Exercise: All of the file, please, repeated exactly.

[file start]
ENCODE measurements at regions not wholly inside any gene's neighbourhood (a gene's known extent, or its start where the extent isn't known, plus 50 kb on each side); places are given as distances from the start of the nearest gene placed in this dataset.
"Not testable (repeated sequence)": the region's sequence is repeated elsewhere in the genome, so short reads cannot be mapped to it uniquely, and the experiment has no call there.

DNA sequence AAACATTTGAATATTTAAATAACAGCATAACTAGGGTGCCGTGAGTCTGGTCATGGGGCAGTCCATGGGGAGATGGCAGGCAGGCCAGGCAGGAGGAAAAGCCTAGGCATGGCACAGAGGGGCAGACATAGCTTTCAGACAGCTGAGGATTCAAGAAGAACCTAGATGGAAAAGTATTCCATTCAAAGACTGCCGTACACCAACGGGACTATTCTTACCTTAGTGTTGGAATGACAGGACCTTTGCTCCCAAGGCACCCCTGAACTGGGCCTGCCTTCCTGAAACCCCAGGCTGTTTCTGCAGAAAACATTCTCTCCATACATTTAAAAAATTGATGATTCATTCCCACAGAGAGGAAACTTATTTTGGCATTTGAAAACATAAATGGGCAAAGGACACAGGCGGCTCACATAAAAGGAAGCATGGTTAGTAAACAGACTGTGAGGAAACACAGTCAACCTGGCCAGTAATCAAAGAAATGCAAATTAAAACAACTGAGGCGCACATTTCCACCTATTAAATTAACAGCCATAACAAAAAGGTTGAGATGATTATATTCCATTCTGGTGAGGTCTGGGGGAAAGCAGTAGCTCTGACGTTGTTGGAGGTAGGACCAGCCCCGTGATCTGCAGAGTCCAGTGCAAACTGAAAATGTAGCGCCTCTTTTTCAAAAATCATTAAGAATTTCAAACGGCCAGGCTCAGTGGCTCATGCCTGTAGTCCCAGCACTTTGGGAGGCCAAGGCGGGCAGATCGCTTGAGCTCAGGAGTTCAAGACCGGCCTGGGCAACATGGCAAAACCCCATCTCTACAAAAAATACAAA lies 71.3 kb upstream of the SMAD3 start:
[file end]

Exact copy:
ENCODE measurements at regions not wholly inside any gene's neighbourhood (a gene's known extent, or its start where the extent isn't known, plus 50 kb on each side); places are given as distances from the start of the nearest gene placed in this dataset.
"Not testable (repeated sequence)": the region's sequence is repeated elsewhere in the genome, so short reads cannot be mapped to it uniquely, and the experiment has no call there.

DNA sequence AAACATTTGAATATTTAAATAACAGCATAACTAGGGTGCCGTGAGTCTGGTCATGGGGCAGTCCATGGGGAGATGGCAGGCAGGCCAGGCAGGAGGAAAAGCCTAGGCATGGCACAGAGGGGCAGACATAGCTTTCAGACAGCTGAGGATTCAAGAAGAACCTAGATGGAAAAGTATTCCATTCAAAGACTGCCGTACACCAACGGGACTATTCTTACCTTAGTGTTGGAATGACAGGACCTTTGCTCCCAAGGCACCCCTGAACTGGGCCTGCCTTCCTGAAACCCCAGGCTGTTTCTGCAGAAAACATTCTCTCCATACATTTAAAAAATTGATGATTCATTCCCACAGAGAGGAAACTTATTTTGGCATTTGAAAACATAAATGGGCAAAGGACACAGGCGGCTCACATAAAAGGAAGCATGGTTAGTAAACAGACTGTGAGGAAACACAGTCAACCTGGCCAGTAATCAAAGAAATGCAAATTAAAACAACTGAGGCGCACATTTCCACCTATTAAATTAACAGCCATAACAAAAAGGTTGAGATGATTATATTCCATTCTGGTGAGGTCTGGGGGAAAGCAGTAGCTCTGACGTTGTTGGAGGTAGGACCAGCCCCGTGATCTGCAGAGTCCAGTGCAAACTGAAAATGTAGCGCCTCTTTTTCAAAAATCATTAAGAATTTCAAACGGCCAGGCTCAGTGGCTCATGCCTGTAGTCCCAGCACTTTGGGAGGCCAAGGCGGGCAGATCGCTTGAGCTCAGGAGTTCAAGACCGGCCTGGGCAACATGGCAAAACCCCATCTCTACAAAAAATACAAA lies 71.3 kb upstream of the SMAD3 start: